Cast and crew of “The Quilt” film speak during a Q&A session following the screening premiere. © 2023 Robert Michaelson

“The Quilt: A Living History of African American Music”, an educational documentary produced by Musical Bridges Around the World, had a full house for its red carpet premiere at the Jo Long Theatre of the Carver Community Cultural Center. The venue is also the same location where all of the onscreen dialogue and some of the film’s musical performances were filmed, with the rest being captured at Texas Public Radio’s Malú and Carlos Alvarez Theater & Studio.

Community is a big part of what made “The Quilt” possible. Besides a slew of local musical artists hired to participate, financial and in-kind support came through H-E-B, the Carver, Texas Public Radio, Digital Pro Lab, the San Antonio African American Community Archive & Museum, the African Quilt Circle of San Antonio, as well as multiple charitable foundations and individuals.

MBAW CEO Anya Grokhovski with mezzo-soprano Veronica Williams, who sang gospel and negro spirituals in the film.

Following the screening, members of the cast and crew answered questions about the film and their involvement. “These musicians, they just got out there and delivered on their first take,” said the film’s director Julya Jara, motioning to the musician cast onstage. “Over 20 performance acts in one filming day, and we were grateful to be there to just to catch it all.” Jara is correct, as almost all of the performing acts in the film were shot in a single day at TPR’s studio. The same with dialogue at Carver, with lead actresses Cynthia Freeman Gibbs and niece Lauren Anya Jwahir Hunter moving through the twelve scenes of the film in just one day. Cynthia is also the screenwriter and who made this film a possibility from Musical Bridges Around the World’s initial request for help to write something about African American music.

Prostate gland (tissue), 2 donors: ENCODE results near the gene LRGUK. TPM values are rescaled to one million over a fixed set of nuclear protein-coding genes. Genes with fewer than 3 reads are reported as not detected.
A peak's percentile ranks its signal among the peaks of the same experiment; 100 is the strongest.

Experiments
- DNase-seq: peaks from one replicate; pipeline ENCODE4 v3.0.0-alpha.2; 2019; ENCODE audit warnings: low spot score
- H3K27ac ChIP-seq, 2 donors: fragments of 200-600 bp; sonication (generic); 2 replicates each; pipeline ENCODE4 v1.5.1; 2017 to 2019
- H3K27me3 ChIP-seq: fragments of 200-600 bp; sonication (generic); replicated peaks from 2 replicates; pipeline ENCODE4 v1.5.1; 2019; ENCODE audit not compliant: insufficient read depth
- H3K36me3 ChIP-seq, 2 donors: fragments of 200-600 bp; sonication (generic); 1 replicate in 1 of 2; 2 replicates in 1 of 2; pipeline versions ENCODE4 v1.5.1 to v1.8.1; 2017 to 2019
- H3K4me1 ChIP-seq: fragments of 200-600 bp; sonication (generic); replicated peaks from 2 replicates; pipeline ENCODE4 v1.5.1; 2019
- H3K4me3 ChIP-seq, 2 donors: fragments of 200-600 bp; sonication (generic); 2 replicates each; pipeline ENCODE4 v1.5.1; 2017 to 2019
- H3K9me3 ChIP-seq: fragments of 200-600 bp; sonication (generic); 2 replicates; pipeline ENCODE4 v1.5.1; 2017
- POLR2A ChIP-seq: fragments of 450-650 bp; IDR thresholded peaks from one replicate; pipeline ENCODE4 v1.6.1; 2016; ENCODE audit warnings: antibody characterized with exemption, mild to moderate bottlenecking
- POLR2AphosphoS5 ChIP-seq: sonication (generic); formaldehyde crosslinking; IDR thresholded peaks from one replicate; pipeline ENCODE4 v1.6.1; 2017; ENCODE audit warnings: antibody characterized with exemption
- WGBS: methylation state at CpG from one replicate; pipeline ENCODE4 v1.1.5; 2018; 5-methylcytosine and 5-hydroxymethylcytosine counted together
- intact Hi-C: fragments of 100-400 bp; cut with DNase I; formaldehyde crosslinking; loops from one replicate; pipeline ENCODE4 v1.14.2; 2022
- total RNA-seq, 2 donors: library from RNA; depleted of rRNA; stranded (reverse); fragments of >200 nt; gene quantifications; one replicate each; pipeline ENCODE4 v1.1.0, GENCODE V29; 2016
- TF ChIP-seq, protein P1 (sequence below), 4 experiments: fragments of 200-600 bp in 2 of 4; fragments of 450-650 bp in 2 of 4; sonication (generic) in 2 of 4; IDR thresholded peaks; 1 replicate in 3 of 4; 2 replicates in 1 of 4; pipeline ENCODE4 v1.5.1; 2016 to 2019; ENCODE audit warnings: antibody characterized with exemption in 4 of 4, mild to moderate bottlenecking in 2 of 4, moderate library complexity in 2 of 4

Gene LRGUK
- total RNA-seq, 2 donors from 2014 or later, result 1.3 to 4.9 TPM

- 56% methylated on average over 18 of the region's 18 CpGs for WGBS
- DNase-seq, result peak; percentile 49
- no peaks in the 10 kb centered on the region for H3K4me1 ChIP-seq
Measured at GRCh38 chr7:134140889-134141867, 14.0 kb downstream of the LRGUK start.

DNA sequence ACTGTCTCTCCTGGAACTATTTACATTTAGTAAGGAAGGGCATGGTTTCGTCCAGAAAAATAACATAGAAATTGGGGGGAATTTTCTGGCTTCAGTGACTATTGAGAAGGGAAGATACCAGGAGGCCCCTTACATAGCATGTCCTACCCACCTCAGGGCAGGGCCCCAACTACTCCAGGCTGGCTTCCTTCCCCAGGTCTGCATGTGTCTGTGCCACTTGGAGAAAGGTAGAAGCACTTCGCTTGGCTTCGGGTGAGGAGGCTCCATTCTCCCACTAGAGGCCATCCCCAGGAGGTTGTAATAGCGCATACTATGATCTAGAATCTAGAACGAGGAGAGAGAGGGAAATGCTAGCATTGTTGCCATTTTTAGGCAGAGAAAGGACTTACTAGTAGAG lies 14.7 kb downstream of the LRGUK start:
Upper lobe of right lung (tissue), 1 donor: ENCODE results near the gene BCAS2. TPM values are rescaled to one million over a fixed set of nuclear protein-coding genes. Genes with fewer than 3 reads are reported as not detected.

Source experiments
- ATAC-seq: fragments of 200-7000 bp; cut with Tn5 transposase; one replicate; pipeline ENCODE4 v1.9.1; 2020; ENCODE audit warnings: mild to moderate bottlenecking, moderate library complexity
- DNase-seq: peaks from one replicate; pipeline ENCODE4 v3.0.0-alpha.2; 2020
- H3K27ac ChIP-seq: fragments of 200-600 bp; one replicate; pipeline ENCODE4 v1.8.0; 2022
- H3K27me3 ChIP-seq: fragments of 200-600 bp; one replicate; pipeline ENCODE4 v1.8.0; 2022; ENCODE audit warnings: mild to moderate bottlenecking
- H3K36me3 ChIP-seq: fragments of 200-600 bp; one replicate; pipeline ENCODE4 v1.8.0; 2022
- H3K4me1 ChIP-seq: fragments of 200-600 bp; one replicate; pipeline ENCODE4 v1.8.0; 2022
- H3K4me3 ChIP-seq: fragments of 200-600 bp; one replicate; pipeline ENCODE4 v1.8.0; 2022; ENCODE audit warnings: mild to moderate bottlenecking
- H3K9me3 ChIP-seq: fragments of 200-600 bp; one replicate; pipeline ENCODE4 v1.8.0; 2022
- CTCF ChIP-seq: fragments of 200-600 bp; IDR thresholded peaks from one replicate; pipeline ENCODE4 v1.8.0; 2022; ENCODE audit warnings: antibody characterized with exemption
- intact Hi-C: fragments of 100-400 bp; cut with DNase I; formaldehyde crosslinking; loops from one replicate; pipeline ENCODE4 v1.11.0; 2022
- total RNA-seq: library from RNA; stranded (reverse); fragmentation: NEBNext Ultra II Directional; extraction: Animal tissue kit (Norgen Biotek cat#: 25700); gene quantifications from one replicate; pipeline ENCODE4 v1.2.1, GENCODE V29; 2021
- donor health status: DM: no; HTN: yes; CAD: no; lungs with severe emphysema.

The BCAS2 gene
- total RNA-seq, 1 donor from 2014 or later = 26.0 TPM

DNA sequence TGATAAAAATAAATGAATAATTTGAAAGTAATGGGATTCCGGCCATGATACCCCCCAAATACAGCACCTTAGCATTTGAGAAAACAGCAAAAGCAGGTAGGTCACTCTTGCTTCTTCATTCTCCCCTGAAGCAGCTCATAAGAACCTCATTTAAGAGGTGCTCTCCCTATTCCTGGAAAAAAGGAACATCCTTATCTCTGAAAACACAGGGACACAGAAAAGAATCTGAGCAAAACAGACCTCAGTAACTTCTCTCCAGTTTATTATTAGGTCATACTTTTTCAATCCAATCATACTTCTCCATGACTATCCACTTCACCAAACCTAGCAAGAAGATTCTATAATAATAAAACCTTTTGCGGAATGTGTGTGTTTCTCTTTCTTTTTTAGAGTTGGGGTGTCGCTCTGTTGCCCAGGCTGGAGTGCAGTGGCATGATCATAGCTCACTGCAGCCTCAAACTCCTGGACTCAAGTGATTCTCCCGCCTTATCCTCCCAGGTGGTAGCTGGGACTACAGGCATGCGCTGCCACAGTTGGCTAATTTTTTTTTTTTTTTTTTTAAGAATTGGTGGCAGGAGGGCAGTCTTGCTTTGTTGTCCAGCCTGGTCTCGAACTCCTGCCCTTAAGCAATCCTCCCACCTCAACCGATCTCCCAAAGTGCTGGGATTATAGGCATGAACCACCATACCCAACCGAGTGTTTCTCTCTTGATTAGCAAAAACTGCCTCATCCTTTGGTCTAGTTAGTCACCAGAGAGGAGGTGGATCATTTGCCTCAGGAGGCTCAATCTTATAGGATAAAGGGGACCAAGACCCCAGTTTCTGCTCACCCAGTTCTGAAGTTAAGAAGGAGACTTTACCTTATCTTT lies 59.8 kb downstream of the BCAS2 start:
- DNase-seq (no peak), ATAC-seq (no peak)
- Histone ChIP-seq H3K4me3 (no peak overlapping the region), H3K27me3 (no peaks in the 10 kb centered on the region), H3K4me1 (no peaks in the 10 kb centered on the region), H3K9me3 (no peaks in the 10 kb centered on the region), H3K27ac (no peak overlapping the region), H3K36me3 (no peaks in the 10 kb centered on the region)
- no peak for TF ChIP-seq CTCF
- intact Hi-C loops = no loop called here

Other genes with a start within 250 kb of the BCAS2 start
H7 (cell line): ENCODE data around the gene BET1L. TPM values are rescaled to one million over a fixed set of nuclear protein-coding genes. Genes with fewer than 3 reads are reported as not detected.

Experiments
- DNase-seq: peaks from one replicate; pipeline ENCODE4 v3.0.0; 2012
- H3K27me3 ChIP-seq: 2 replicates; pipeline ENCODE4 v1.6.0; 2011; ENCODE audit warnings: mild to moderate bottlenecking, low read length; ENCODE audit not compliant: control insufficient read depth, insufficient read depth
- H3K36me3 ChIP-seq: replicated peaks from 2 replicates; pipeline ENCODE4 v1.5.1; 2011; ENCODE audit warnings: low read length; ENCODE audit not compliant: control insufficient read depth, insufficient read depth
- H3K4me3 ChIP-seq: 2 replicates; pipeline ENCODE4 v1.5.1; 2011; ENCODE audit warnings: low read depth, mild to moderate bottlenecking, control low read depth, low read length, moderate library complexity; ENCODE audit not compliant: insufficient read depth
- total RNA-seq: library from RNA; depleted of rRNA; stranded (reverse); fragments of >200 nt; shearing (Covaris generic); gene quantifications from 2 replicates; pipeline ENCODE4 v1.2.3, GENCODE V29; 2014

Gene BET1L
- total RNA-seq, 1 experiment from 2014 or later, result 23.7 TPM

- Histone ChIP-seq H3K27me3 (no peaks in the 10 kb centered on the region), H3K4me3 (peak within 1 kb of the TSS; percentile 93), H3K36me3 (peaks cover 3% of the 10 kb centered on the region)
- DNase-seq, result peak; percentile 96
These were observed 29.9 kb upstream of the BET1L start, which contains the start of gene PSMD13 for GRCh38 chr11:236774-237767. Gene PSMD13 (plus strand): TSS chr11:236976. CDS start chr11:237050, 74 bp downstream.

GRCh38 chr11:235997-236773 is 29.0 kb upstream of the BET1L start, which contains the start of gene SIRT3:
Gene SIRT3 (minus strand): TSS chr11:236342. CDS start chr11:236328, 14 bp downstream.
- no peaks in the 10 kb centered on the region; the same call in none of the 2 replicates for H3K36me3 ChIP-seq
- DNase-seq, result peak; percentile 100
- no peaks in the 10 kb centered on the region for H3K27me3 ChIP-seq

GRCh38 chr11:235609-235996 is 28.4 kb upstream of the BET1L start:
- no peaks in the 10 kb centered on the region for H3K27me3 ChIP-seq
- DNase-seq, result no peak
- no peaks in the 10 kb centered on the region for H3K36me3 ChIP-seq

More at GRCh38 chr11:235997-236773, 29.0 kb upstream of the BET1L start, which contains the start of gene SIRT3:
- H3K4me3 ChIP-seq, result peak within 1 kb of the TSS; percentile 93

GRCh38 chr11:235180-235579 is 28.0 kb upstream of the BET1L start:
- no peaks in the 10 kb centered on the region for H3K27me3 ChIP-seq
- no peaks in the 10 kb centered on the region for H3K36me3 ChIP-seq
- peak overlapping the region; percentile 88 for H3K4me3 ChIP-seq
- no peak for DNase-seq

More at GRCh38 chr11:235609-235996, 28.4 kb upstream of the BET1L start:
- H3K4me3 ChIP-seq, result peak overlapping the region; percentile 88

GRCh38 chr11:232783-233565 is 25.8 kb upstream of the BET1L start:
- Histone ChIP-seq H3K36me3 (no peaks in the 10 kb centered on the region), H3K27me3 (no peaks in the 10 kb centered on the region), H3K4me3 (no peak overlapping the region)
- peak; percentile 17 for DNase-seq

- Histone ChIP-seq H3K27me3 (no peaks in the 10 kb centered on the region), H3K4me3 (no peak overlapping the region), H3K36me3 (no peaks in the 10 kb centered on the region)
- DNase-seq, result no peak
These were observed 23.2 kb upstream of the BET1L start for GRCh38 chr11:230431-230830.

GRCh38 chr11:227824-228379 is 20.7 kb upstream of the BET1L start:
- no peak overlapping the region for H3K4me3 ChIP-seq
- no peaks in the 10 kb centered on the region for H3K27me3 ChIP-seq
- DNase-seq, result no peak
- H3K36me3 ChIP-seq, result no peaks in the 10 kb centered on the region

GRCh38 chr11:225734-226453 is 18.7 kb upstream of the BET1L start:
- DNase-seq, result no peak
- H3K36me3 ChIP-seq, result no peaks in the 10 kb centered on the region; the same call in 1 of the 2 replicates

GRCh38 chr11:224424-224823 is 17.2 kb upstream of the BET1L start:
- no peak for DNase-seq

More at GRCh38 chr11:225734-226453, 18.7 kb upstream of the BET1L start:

Just a small request for a short script for an educational curriculum segment in MBAW’s Musical Sprouts program was all it was, but Gibbs came back with what was essentially a full screenplay. So when CEO Anya Grokhovski and then-Development Director Julya Jara took a look at it, it was too perfect an opportunity to pass by. There could be a resource created just in the same vein as Ken Burns documentaries, but digestible and fun for young school students. 

These are just some of the recollections brought up during the Q&A discussion that expanded upon what viewers had just experienced. After this, an ending reception was held in the lobby with food and drinks, more red carpet photos, and a wonderful sense of community and celebration.

Quilt Director Julya Jara, screenwriter/actress Cynthia Freeman Gibbs, friend, and actress Lauren Anya Jwahir Hunter (far right).